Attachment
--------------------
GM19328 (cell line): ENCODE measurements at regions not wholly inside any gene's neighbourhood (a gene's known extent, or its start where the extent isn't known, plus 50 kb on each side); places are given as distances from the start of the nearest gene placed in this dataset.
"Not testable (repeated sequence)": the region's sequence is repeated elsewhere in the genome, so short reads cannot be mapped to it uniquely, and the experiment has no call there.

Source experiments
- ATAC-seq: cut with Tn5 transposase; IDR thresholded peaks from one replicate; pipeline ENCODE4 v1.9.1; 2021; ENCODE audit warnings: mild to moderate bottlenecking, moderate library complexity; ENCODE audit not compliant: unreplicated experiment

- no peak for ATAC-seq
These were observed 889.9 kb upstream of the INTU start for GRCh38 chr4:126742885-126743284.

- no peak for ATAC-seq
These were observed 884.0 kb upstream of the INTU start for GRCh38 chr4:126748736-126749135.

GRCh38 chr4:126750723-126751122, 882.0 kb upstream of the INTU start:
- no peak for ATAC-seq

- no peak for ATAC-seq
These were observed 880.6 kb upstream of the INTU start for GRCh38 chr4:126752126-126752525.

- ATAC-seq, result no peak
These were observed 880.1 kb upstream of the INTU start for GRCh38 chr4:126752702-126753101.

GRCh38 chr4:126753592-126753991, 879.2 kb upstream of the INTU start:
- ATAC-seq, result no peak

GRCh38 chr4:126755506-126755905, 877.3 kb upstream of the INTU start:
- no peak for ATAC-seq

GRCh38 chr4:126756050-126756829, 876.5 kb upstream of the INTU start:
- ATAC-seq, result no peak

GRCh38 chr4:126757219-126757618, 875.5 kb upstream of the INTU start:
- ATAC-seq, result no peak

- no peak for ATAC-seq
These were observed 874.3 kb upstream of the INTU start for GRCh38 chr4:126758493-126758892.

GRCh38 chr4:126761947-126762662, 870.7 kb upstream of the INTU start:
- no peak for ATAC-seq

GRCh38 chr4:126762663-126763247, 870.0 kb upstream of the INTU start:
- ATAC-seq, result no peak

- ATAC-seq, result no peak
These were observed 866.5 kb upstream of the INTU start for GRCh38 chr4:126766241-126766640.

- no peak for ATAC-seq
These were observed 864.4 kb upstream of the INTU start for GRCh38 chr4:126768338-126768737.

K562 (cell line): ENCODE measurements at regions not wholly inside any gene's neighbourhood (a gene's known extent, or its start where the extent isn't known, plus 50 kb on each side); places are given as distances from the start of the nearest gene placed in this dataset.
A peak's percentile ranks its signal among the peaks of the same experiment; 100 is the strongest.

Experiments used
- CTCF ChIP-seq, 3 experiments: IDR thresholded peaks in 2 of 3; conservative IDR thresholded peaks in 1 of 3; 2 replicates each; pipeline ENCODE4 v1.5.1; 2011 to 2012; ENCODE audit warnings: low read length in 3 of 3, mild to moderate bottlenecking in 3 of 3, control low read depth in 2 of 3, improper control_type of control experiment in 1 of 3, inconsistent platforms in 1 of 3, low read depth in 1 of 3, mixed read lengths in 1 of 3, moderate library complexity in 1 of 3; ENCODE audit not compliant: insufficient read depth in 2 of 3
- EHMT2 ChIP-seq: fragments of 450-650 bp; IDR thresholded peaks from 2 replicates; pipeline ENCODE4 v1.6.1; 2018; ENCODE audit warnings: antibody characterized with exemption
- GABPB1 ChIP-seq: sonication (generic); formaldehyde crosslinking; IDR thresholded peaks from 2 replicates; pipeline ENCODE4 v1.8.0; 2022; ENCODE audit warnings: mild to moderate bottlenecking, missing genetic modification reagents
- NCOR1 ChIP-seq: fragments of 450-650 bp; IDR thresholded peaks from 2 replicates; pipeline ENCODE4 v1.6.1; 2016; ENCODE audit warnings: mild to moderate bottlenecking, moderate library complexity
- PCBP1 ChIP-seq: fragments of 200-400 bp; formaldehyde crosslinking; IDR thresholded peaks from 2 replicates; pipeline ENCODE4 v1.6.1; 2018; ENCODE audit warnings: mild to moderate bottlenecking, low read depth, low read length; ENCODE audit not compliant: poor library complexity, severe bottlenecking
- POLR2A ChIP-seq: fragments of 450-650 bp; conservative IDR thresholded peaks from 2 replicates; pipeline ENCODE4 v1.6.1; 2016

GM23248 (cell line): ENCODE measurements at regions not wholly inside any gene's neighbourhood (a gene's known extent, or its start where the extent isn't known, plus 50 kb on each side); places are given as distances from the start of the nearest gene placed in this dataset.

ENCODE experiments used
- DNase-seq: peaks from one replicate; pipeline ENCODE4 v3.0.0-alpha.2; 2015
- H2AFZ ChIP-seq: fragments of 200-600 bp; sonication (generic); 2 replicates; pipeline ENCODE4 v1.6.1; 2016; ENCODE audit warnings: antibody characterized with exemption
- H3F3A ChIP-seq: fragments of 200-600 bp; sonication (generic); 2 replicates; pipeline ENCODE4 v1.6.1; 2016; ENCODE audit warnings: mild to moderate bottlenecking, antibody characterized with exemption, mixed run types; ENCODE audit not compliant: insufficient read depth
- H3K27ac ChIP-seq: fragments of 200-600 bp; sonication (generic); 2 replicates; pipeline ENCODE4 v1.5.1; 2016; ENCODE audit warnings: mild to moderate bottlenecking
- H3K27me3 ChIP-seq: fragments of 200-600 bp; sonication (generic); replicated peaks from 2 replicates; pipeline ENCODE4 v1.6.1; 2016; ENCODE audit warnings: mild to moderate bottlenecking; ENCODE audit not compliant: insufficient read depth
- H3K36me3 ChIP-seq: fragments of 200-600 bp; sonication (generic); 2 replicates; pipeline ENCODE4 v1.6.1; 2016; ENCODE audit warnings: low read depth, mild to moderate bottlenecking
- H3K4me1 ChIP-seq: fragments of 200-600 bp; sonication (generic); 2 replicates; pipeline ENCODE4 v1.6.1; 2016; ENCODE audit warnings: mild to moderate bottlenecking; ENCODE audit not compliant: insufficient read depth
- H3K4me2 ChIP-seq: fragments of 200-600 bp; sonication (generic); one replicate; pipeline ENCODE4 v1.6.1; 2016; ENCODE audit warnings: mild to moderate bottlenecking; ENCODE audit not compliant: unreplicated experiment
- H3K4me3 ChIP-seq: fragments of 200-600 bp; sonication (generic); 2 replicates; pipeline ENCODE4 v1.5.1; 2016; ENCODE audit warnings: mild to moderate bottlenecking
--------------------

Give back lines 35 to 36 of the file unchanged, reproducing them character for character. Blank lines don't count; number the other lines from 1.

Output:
Experiments used
- CTCF ChIP-seq, 3 experiments: IDR thresholded peaks in 2 of 3; conservative IDR thresholded peaks in 1 of 3; 2 replicates each; pipeline ENCODE4 v1.5.1; 2011 to 2012; ENCODE audit warnings: low read length in 3 of 3, mild to moderate bottlenecking in 3 of 3, control low read depth in 2 of 3, improper control_type of control experiment in 1 of 3, inconsistent platforms in 1 of 3, low read depth in 1 of 3, mixed read lengths in 1 of 3, moderate library complexity in 1 of 3; ENCODE audit not compliant: insufficient read depth in 2 of 3